WASHINGTON – Soldiers and Army Civilians have been given extra time to repay the tax deferment ordered by the president in August.
The Defense Finance and Accounting Service plans to extend payroll collections through December 2021 instead of the original April 30 deadline. Despite that adjustment, DOD officials emphasized that government workers, including the military, should expect their paychecks to be smaller starting this month, and that could be a burden to families who live paycheck-to-paycheck.
(Editor’s note: Financial management assistance is available through the Army Community Service facility here – 804-734-6388. Those concerned with how they’re going to pay back the deferred taxes should seek guidance from trained personal budget experts, according to the DOD.)
A presidential memorandum signed in August temporarily paused a portion of required Social Security deductions – identified on leave and earning statements as OASDI and set at 6.2 percent of the taxpayer’s base pay. The now expired tax deferral was intended to provide financial relief to civilian employees who make less than $4,000 per pay period and service members with a monthly basic pay of less than $8,666.66, according to DFAS.
“We knew the announcement would require a two-phase approach,” said Larry Lock, chief of compensation and entitlements with the Army’s G-1 office. “The first focused on advising that taxes would be deferred (and informing the workforce that money would eventually need to be repaid). Now, we’re going into the second phase, which is focusing on the collection and advising members on how we will proceed.”
To recoup funds, service members and civilians will pay the deferred 2020 Social Security tax as well as the normal 6.2 percent withholdings, said Michelle O. Francois, acting chief of the G-1’s Civilian Personnel Benefits and Compensation Division.
Soldiers and civilians were unable to opt-out of the original deferral, and will be unable to opt-into any payment plan other than what is in motion, Lock said.
To account for the additional taxes, he urges members to pay attention to their next leave and earnings statement, which will include the amount collected in the remarks section and the remaining balance. A secondary option is to access the final 2020 leave and earning statement on myPay and multiply the amount of basic pay received from September through December by 6.2 percent.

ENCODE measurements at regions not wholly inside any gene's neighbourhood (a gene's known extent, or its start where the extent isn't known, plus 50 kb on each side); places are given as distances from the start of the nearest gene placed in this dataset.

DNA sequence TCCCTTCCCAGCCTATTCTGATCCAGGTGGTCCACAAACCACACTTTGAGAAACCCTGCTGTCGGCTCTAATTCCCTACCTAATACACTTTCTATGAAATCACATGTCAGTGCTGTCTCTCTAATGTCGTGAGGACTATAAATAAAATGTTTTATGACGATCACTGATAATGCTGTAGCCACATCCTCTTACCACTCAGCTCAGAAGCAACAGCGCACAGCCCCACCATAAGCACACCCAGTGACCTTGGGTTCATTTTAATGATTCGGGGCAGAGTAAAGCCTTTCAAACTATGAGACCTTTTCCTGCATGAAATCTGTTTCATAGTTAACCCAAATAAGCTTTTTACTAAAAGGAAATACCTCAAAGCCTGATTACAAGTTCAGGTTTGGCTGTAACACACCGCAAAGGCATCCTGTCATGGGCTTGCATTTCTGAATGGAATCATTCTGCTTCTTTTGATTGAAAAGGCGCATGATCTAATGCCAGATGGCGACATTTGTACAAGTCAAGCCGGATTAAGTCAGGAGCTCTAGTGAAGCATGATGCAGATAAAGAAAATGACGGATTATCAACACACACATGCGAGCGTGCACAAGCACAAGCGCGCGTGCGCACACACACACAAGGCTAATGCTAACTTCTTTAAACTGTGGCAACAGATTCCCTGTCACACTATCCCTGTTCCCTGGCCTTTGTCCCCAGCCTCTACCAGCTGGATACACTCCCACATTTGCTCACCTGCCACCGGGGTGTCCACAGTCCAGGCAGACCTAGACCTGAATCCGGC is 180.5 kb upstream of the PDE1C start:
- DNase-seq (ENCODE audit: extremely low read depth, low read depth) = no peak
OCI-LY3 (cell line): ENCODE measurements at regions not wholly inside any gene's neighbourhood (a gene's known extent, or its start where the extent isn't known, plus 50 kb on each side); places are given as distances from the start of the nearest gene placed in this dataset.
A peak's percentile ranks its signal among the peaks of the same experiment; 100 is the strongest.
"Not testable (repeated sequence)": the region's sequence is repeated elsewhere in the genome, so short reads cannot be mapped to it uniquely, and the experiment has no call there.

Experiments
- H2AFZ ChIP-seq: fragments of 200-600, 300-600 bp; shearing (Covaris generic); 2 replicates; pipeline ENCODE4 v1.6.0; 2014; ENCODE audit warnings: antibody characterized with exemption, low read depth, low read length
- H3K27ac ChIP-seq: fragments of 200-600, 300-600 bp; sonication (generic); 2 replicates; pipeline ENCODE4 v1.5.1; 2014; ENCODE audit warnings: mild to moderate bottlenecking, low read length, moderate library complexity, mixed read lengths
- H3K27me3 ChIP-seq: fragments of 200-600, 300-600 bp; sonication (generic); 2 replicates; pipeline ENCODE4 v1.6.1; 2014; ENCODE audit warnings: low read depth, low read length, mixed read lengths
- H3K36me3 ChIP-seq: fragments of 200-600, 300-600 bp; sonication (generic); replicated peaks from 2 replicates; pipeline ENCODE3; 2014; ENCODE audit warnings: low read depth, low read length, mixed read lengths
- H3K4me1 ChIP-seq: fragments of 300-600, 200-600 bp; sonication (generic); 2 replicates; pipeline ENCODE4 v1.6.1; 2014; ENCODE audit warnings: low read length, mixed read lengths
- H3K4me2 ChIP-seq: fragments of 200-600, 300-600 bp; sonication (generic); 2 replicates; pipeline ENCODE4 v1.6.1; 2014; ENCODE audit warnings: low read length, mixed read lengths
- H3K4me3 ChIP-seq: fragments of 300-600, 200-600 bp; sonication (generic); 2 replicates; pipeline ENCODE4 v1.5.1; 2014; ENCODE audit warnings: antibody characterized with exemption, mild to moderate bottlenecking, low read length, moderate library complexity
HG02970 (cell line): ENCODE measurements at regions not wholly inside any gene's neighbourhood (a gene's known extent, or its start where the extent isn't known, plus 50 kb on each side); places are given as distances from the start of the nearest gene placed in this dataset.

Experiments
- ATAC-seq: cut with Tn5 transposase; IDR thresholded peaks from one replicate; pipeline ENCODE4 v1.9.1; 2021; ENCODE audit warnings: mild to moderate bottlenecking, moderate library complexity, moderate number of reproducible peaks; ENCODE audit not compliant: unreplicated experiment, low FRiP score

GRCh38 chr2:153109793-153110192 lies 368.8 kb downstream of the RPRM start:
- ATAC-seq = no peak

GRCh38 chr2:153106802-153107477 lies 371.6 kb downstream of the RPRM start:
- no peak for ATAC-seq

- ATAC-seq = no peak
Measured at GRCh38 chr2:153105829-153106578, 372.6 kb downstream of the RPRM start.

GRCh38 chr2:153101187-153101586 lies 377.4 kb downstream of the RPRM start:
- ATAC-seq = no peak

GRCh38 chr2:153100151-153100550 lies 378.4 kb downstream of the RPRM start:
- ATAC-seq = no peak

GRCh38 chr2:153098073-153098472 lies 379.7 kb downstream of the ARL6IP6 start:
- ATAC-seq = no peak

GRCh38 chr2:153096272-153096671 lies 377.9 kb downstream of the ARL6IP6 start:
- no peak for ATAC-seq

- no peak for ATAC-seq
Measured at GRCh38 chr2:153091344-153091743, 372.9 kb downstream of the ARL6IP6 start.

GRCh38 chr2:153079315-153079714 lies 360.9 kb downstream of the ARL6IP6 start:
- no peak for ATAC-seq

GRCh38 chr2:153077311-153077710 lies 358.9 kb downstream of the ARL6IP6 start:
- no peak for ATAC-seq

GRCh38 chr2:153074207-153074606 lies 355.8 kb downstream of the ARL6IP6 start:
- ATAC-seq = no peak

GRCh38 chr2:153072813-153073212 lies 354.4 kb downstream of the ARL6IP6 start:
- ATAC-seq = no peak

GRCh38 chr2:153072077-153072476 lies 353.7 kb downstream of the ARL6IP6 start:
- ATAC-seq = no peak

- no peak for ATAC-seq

According to Lock, the DOD is counting on Soldiers to take the responsibility of looking at their LES and figuring out how this is going to impact them, particularly if it is going to result in not meeting financial obligations.
The 2020 W-2s that will be posted this month will only reflect the total FICA taxes collected, DFAS further advised. Once the back taxes are repaid, personnel should expect a W-2c, Corrected Wages and Tax Statement, which will include the collection of the owed amount. This will not change the deadlines established by the Internal Revenue Service for filing income tax returns this year.
Noting that the automated payback system isn’t “one-size-fits-all,” Lock said the amount owed could fluctuate for recently separated or retired personnel. All members are required to repay their deferred tax amount in full. In a retirement or separation situation, the government will reimburse the taxes to the IRS on the individual’s behalf. If the taxes are not subtracted from their last check, the member will receive a debt notice with instructions on repayment information from DFAS.
Under these circumstances, the collection will happen through a debt management process and a letter will be sent to the individual's address of record and posted through the myPay website. The letter will outline instructions for repayment to be made via Pay.gov.
According to Lock, individuals who entered military service during the deferred period will end up repaying less, depending on their entry date. The total amount will still be spread evenly through the next calendar year.
“If there are any future changes, we will have to take a look at it and respond accordingly,” Francois said.
Active-duty and retired Soldiers and Army Civilians should visit www.dfas.mil/taxes/Social-Security-Deferral for the latest information and an FAQ listing.